I’ve linked out to recipes where I can find them, but I don’t have the energy to type in the recipes I couldn’t find online. Buy the cookbooks! They’re excellent and have quality, shiny photos.

This is stuff we’ll keep in the fridge for snacking and super quick meals.

-sliced jicama or turnips
-baby carrots
Mixed salad to have as sides with dinner
6 hard boiled eggs
Fruit salad with honey and rum

Smoothies (frozen fruit, condensed OJ, plain yogurt, psyllium husks)
Turkey sandwich ingredients

These are the meals I spend one whole day making so we have stuff to eat when we’re too exhausted to cook.

chicken with summer vegetables (red pepper, zucchini, yellow squash, basil and chicken stock)
Bill’s Spring Vegetable Soup
spiced zucchini soup
coconut bread
Bill’s corn ginger soup
Bill’s lentil soup with parm toasts

These are the foods I’ll make the week after I’ve put up frozen dinners. They’re things that don’t freeze well and have fresh ingredients.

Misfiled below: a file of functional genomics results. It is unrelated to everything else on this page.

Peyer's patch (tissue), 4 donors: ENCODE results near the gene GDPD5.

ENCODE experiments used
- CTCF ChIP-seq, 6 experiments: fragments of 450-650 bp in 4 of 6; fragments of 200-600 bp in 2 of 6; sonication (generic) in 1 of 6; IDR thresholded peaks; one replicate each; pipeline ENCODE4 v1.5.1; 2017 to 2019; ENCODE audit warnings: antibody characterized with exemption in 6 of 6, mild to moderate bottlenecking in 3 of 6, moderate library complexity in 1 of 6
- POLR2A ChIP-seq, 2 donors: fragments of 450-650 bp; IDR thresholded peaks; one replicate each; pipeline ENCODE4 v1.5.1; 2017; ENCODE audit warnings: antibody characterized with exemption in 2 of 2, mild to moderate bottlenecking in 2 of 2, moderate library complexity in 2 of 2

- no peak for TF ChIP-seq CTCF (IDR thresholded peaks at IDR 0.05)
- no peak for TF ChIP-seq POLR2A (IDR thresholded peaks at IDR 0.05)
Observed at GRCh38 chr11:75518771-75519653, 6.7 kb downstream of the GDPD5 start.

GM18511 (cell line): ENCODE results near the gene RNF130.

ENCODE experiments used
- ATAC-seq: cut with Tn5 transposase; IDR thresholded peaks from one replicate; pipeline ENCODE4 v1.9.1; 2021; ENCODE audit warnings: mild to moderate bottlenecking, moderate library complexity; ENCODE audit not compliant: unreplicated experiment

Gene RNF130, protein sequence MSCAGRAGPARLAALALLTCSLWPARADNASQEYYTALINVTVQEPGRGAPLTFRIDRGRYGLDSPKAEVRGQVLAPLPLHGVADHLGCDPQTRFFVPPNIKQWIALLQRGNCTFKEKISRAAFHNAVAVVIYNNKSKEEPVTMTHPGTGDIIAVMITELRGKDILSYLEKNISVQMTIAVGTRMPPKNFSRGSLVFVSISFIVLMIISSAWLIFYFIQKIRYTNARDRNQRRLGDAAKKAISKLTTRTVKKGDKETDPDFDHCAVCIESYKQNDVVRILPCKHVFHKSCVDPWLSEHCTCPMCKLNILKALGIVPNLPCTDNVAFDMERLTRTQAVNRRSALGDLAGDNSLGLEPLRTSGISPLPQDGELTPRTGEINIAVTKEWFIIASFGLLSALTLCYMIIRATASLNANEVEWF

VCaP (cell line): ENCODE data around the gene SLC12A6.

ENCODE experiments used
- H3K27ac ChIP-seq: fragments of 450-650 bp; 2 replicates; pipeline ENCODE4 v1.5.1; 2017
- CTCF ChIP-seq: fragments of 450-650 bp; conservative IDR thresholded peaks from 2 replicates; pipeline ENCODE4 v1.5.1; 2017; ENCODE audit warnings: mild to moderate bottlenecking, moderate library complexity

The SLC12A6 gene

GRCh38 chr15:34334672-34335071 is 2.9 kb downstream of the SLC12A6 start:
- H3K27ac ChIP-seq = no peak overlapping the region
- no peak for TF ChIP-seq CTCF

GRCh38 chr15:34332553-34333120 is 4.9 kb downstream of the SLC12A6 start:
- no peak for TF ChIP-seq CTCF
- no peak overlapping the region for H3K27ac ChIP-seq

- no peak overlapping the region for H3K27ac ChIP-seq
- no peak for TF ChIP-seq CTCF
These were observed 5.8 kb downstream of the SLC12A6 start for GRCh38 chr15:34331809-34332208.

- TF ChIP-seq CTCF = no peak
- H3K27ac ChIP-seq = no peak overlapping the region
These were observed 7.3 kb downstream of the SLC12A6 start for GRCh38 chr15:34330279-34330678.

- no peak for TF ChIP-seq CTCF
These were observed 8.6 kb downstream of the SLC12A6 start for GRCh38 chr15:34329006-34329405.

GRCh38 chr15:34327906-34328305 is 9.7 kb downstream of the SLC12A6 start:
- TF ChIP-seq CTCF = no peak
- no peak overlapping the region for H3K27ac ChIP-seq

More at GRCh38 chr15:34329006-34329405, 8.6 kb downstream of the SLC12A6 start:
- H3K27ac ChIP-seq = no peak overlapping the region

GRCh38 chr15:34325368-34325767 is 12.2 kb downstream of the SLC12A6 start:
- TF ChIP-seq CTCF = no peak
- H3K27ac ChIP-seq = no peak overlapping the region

thai fried rice
crab spaghetti
carrot avocado salad (via Chocolate and Zucchini)

These are the meals I’ll make about a week later because they don’t have many ingredients that will spoil quickly.

open-faced omelette
udon noodles (this is a cleanup recipe involving udon noodles, chicken stock, some fish sauce, and whatever veggies you have left over from the crudite or other recipes)

-When I get home, I put the eggs on to boil, then prep crudite and fruit salad.
-I prepare the meals that I need to freeze, starting with those that will take longest to cook.
-I make a list of any fresh food that we should eat first, and post it on the fridge.
-I prep fresh meals whenever you have time in the week to come, and move on to “Will Keep” meals, using any leftover veggies from crudite or other meals to make Udon noodles.
-I have a Manhattan.